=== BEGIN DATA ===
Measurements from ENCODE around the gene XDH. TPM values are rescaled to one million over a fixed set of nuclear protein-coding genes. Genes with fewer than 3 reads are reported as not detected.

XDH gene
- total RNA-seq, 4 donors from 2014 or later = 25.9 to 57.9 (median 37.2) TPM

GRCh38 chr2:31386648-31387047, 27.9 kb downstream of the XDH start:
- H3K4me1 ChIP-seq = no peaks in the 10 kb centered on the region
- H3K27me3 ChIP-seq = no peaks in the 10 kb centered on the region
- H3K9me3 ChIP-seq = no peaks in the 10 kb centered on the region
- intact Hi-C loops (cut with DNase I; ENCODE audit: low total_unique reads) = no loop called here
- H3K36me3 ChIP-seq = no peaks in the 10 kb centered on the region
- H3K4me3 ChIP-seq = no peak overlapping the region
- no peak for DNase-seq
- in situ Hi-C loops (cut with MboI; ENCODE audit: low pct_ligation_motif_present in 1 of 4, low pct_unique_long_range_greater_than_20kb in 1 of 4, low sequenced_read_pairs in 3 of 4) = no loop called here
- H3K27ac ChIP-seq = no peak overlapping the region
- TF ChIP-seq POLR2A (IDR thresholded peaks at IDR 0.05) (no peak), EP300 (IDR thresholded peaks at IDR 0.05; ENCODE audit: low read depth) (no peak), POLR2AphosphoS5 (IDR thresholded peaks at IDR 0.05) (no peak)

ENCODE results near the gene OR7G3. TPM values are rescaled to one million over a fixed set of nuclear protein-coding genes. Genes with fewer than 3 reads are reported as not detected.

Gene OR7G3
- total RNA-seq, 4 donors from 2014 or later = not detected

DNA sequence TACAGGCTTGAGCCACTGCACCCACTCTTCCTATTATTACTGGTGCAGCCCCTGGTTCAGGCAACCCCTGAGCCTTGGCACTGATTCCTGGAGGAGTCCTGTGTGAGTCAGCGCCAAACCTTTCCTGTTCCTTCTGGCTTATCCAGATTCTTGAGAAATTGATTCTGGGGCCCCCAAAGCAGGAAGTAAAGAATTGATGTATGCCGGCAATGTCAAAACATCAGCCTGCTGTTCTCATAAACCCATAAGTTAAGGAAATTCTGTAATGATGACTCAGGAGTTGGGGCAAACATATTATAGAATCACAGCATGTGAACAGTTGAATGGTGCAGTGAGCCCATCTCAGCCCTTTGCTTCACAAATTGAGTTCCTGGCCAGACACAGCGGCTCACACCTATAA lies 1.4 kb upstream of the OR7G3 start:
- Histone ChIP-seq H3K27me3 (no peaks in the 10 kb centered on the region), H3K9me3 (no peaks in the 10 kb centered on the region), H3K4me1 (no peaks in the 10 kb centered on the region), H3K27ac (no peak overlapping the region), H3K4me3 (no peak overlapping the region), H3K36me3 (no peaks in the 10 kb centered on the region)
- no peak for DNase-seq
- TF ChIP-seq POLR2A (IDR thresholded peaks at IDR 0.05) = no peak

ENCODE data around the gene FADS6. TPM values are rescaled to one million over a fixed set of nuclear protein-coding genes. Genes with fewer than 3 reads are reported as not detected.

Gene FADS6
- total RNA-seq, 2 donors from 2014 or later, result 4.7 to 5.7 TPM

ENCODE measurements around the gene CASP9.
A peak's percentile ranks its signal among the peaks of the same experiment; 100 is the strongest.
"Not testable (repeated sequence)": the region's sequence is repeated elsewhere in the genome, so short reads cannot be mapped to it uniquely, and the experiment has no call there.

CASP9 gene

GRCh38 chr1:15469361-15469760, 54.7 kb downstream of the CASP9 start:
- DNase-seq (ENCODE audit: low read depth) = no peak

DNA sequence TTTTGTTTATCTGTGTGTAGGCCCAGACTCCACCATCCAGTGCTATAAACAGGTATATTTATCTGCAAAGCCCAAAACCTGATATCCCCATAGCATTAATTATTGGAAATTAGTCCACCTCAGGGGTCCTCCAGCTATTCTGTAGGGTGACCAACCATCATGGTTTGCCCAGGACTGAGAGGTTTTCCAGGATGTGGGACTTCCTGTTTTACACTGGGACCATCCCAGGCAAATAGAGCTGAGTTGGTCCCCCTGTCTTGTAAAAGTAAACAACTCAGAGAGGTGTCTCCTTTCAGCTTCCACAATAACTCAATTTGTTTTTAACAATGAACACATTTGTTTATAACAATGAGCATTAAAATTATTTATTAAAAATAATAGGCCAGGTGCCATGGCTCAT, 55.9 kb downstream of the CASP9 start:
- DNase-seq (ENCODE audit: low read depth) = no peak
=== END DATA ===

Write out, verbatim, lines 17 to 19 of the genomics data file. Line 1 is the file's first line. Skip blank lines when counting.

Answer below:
- total RNA-seq, 4 donors from 2014 or later = not detected

DNA sequence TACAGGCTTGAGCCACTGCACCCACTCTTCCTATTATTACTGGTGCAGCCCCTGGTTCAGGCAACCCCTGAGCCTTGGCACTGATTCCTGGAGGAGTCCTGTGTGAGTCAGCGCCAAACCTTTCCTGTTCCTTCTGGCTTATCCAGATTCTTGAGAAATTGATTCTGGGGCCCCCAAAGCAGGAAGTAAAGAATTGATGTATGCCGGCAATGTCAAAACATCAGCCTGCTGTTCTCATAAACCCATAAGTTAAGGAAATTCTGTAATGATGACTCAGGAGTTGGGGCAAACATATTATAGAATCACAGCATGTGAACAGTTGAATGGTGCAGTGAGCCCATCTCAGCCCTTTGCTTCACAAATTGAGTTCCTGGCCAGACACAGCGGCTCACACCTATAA lies 1.4 kb upstream of the OR7G3 start:
- Histone ChIP-seq H3K27me3 (no peaks in the 10 kb centered on the region), H3K9me3 (no peaks in the 10 kb centered on the region), H3K4me1 (no peaks in the 10 kb centered on the region), H3K27ac (no peak overlapping the region), H3K4me3 (no peak overlapping the region), H3K36me3 (no peaks in the 10 kb centered on the region)